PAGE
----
It seems silly to call Zemam’s, Tucson’s only Ethiopian restaurant, “Tucson’s best Ethiopian restaurant”, but at the same time right to call it the “best” something. As Ethiopian restaurants go, it’s about average in price and quality , but Ethiopian cuisine is so good–and culinary standards at the average Ethiopian restaurant so high–that an average Ethiopian restaurant is an above-average restaurant. At Zemam’s the doro wat (chicken stew) is falling-off-the-bone tender, the yetakelt (mixed vegetable) dishes al dente, and the beef perfectly done. Nearly everything is seasoned with berebere, a curry-like spice blend, but subtle dish-appropriate differences and the omission of berebere altogether in some of the vegetable preparations keep things from becoming monotonous.
This is one of the places I like to take out-of-town visitors, especially those who’ve already tried some of the area’s great Mexican restaurants, not only because the food is good, but also because it’s a lot of fun. The center of an Ethiopian meal is injera, a sourdough pancake made of teff flour. The stews are often served atop an injera, and at Zemam’s a few more are provided, usually just enough to finish the meal. The injera is used like roti at a (North) Indian meal; Bits of stew or sauce are rolled up in a piece of injera using the right hand and then eaten. Perhaps fork, spoons, and knives are available on request, but I’ve never seen this; eating with the hands using injera is easier than it sounds, and the food seems meant to be eaten this way.
A note about injera, in Zemam’s menu.
The best way to eat at Zemam’s is for everyone or most people in the party to order the Zemam’s Plate (about $12 at the time of writing), which allows each diner to choose three items from the menu (except relatively expensive steak and lamb dishes), ordering vegetables, pulses, and meat in a 1:1:1 ratio. If there are enough people in the party, it may be worth ordering the lamb stew and one less Zemam’s Plate. Doro wat, a chicken stew served with a boiled egg if ordered alone, is Ethiopia’s best-known dish and a “safe” choice for beginners. Nearly everything on the menu is good, and nothing so alien that it requires an “adventurous” spirit. The must-have dish is the gomen wat, a gently spiced stew of finely diced collard greens and onion. If you’ve only had collards prepared in the American style–which isn’t bad when done right–the gomen wat will be a revelation, so superior in taste and texture that you’d think it made from a different vegetable altogether.
Ethiopian Christians, be they Oriental Orthodox or Ethiopian Catholic, fast more often and more strictly than their European or American counterparts. For 40 days preceding Christmas, 40 days of Lent, seven days before Lent, all of Holy Week, and the 2-6 week period between Pentecost and the feast of Saints Peter and Paul, and numerous other smaller observances, Ethiopian believers are strict vegans, abstaining from eggs, meat (including seafood), and dairy products. Accordingly, Ethiopian cuisine is rich in nutritious and filling vegan dishes, in which protein is provided by lentils and similar pulses such as chickpeas and pigeon peas (toor dhal to those familiar with Indian culinary terminology.) With Earth Day coming up, we should consider wholly nonreligious reasons to eat in a vegan fashion more often. Not only does a meat-centered diet contribute to arteriosclerosis and cancers of the digestive system, but it takes approximately ten pounds of feed and two thousand five hundred gallons of additional water to produce one pound of meat. While the meat dishes at Zemam’s are delicious, it’s perhaps the best place in town for a carnivore to go meatless for a night. Order the gomen wat (collards), a mixed vegetable stew, and a couple of lentil dishes and you won’t feel like you’ve missed a thing.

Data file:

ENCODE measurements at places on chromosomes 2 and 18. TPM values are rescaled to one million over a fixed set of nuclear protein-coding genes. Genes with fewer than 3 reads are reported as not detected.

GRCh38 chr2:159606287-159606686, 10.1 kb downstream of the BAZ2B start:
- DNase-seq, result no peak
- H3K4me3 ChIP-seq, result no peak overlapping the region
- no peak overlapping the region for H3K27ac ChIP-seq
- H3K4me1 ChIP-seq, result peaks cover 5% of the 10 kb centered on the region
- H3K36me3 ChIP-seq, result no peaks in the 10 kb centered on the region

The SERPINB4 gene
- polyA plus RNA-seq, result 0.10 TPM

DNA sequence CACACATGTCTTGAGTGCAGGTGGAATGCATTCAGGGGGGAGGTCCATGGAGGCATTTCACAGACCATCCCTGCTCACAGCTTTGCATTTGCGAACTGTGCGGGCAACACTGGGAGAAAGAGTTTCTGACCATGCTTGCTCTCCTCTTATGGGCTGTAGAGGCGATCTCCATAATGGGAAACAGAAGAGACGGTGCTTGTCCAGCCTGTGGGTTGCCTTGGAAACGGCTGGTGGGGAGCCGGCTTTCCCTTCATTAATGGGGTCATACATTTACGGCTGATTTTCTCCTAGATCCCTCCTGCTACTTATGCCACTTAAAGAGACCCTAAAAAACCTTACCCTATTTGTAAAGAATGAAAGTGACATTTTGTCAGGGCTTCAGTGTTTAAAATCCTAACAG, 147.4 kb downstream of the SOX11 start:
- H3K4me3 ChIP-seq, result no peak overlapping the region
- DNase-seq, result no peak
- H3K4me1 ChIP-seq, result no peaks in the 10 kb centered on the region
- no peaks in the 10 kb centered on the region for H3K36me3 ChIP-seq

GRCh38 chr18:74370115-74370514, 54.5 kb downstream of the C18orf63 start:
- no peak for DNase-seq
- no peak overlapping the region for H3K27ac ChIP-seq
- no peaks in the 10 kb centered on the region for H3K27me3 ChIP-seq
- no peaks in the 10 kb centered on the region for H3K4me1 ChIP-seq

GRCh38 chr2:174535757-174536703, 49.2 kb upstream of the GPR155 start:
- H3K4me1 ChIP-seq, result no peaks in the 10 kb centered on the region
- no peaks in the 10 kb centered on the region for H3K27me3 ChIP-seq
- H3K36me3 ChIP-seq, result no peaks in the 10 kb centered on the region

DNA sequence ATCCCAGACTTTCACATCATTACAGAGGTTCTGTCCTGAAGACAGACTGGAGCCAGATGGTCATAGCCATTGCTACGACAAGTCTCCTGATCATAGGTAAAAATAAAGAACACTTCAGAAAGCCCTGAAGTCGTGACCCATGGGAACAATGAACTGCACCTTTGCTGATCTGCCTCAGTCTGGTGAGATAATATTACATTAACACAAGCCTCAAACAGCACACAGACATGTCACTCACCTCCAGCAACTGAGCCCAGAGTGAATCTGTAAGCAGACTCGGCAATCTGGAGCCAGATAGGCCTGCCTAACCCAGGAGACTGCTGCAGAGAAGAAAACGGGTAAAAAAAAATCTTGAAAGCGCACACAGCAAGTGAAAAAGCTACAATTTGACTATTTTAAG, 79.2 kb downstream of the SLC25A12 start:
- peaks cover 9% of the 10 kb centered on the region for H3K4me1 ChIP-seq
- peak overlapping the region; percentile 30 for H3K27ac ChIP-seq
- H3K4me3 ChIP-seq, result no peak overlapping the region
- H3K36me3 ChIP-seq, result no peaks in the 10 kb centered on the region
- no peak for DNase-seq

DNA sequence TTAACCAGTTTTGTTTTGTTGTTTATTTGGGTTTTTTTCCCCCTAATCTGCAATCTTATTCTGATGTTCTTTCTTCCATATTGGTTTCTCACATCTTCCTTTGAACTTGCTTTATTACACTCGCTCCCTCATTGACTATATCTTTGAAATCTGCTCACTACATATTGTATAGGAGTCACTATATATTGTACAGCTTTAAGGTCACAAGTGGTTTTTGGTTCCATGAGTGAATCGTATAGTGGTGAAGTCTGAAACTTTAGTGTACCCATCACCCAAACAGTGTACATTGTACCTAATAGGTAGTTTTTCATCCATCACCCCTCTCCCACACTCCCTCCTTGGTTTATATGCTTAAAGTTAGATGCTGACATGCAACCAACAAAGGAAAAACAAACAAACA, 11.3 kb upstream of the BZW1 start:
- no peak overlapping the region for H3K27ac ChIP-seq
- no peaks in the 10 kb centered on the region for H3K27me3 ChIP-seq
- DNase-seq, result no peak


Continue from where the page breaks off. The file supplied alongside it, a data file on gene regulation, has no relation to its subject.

Until 2007 Zemam’s walls were painted a glossy white color, adding glare to already harsh lighting. A repainting and adjustment of the lights made the dining area–almost Spartan, but cozy and relatively private due to Zemam’s being a converted house–much more comfortable. The restaurant’s only serious fault is understaffing. The help is polite, but inattentive on busy nights due to being stretched too thinly. Prepare to dine at a “relaxed” pace, like it or not. Appetizers would be put to good use, but appetizers and desserts are alien to Ethiopian cuisine. To satisfy our Western sweet tooth, ice cream is offered, but since the Zemam’s Plate is a full meal (no more and no less) it’s superfluous. Although a commercial example of tej (Ethiopian spiced mead) is now on the market, those wanting to try tej, tella, or other Ethiopian beverages except coffee (similar to the Arabic or Greek preparation) are out of luck. Aside from coffee, beverage choices are limited to a few teas, water, and soda pop, but this is augmented by the best BYOB policy in Tucson. Zemam’s is one of the few restaurants that openly encourage bringing your own beer or wine; for a $1.50 corkage you can have your choice. I recommend an off-dry gewürztraminer, although on a recent visit a dry albariño purchased at Plaza Liquors paired surprisingly well, not rendered “hot” by the berebere at all.
Zemam’s is located at 2731 E. Broadway, on the north side of the street near its intersection with Treat. It’s usually open for dinner; phone ahead to confirm hours.
For more information: Call (520) 323-9928 during business hours.